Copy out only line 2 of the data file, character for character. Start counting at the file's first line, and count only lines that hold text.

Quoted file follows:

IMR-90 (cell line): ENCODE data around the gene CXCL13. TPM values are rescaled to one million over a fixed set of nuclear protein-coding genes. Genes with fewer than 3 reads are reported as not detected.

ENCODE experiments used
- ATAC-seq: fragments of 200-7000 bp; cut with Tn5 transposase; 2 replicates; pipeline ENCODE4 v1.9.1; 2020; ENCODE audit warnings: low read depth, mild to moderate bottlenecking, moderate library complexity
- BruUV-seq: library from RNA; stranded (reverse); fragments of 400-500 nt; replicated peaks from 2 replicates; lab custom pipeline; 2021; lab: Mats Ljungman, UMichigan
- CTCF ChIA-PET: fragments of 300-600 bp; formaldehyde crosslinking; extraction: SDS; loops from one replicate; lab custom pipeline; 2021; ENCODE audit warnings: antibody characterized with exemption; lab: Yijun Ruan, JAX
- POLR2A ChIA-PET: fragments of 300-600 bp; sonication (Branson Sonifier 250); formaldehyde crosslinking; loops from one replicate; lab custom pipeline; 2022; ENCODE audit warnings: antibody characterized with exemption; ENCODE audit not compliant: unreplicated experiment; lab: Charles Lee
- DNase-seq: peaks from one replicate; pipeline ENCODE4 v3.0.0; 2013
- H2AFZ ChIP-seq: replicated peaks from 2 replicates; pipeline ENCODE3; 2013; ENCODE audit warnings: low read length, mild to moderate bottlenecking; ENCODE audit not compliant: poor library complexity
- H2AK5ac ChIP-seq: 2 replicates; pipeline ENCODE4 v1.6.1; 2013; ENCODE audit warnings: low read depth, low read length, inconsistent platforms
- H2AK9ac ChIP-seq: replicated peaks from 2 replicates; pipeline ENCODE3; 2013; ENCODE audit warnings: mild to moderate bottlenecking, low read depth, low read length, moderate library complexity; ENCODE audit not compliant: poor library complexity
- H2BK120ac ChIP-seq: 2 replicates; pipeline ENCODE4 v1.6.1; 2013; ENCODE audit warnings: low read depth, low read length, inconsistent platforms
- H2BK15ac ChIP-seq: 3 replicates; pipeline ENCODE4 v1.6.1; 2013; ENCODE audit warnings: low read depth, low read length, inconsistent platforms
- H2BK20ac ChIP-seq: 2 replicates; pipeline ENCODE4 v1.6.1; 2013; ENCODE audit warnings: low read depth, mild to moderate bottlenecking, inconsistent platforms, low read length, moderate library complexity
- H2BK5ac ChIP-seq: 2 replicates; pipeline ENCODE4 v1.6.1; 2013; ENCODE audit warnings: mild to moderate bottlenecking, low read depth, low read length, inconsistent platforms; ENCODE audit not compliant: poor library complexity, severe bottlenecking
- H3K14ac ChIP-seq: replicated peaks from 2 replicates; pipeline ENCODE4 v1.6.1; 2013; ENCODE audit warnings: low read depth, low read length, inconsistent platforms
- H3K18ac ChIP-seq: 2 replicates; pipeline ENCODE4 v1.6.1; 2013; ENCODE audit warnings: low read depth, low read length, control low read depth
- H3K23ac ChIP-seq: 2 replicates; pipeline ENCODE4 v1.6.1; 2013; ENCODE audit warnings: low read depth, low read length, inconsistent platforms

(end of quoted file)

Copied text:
ENCODE experiments used